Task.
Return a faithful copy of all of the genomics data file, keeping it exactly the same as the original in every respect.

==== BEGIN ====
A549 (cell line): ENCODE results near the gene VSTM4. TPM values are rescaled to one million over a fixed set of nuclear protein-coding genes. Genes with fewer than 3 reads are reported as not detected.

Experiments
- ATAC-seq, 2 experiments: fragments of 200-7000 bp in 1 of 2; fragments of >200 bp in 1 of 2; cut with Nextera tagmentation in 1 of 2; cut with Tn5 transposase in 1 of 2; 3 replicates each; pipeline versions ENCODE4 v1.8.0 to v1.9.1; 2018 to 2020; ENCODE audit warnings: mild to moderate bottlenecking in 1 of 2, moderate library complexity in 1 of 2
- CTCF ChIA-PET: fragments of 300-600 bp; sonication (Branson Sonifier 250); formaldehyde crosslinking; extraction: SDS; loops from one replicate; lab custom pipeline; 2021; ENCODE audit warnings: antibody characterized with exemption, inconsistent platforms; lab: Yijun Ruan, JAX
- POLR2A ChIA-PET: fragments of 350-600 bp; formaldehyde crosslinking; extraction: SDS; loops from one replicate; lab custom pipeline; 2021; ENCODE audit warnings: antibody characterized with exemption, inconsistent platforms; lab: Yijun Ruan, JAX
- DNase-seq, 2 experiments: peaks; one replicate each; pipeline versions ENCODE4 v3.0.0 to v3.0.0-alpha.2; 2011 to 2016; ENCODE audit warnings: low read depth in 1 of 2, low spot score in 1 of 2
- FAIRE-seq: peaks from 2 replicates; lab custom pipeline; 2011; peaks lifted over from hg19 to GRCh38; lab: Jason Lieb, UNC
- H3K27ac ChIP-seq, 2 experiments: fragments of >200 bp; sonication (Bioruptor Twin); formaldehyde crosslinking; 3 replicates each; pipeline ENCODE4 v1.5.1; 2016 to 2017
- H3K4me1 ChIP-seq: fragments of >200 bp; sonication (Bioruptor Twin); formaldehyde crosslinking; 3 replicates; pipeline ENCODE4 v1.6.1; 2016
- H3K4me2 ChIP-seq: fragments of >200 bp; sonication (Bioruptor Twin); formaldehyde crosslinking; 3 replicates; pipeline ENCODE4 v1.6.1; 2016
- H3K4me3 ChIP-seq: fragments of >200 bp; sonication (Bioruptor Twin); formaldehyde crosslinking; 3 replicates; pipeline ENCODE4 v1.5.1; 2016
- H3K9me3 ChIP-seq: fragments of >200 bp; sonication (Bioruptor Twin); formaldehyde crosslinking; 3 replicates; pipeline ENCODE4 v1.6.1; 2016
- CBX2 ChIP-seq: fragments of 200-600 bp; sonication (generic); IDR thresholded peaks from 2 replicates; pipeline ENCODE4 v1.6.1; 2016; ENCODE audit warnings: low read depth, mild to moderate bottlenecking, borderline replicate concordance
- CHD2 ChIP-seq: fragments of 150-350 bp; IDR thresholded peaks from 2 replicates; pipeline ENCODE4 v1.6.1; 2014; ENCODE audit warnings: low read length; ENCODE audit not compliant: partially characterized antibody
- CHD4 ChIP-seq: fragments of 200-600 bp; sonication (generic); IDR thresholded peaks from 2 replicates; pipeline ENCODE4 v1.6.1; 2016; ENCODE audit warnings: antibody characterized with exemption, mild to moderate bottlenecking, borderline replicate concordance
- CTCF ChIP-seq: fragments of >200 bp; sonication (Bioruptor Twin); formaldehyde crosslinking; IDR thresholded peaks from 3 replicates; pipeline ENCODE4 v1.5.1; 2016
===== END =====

A549 (cell line): ENCODE results near the gene VSTM4. TPM values are rescaled to one million over a fixed set of nuclear protein-coding genes. Genes with fewer than 3 reads are reported as not detected.

Experiments
- ATAC-seq, 2 experiments: fragments of 200-7000 bp in 1 of 2; fragments of >200 bp in 1 of 2; cut with Nextera tagmentation in 1 of 2; cut with Tn5 transposase in 1 of 2; 3 replicates each; pipeline versions ENCODE4 v1.8.0 to v1.9.1; 2018 to 2020; ENCODE audit warnings: mild to moderate bottlenecking in 1 of 2, moderate library complexity in 1 of 2
- CTCF ChIA-PET: fragments of 300-600 bp; sonication (Branson Sonifier 250); formaldehyde crosslinking; extraction: SDS; loops from one replicate; lab custom pipeline; 2021; ENCODE audit warnings: antibody characterized with exemption, inconsistent platforms; lab: Yijun Ruan, JAX
- POLR2A ChIA-PET: fragments of 350-600 bp; formaldehyde crosslinking; extraction: SDS; loops from one replicate; lab custom pipeline; 2021; ENCODE audit warnings: antibody characterized with exemption, inconsistent platforms; lab: Yijun Ruan, JAX
- DNase-seq, 2 experiments: peaks; one replicate each; pipeline versions ENCODE4 v3.0.0 to v3.0.0-alpha.2; 2011 to 2016; ENCODE audit warnings: low read depth in 1 of 2, low spot score in 1 of 2
- FAIRE-seq: peaks from 2 replicates; lab custom pipeline; 2011; peaks lifted over from hg19 to GRCh38; lab: Jason Lieb, UNC
- H3K27ac ChIP-seq, 2 experiments: fragments of >200 bp; sonication (Bioruptor Twin); formaldehyde crosslinking; 3 replicates each; pipeline ENCODE4 v1.5.1; 2016 to 2017
- H3K4me1 ChIP-seq: fragments of >200 bp; sonication (Bioruptor Twin); formaldehyde crosslinking; 3 replicates; pipeline ENCODE4 v1.6.1; 2016
- H3K4me2 ChIP-seq: fragments of >200 bp; sonication (Bioruptor Twin); formaldehyde crosslinking; 3 replicates; pipeline ENCODE4 v1.6.1; 2016
- H3K4me3 ChIP-seq: fragments of >200 bp; sonication (Bioruptor Twin); formaldehyde crosslinking; 3 replicates; pipeline ENCODE4 v1.5.1; 2016
- H3K9me3 ChIP-seq: fragments of >200 bp; sonication (Bioruptor Twin); formaldehyde crosslinking; 3 replicates; pipeline ENCODE4 v1.6.1; 2016
- CBX2 ChIP-seq: fragments of 200-600 bp; sonication (generic); IDR thresholded peaks from 2 replicates; pipeline ENCODE4 v1.6.1; 2016; ENCODE audit warnings: low read depth, mild to moderate bottlenecking, borderline replicate concordance
- CHD2 ChIP-seq: fragments of 150-350 bp; IDR thresholded peaks from 2 replicates; pipeline ENCODE4 v1.6.1; 2014; ENCODE audit warnings: low read length; ENCODE audit not compliant: partially characterized antibody
- CHD4 ChIP-seq: fragments of 200-600 bp; sonication (generic); IDR thresholded peaks from 2 replicates; pipeline ENCODE4 v1.6.1; 2016; ENCODE audit warnings: antibody characterized with exemption, mild to moderate bottlenecking, borderline replicate concordance
- CTCF ChIP-seq: fragments of >200 bp; sonication (Bioruptor Twin); formaldehyde crosslinking; IDR thresholded peaks from 3 replicates; pipeline ENCODE4 v1.5.1; 2016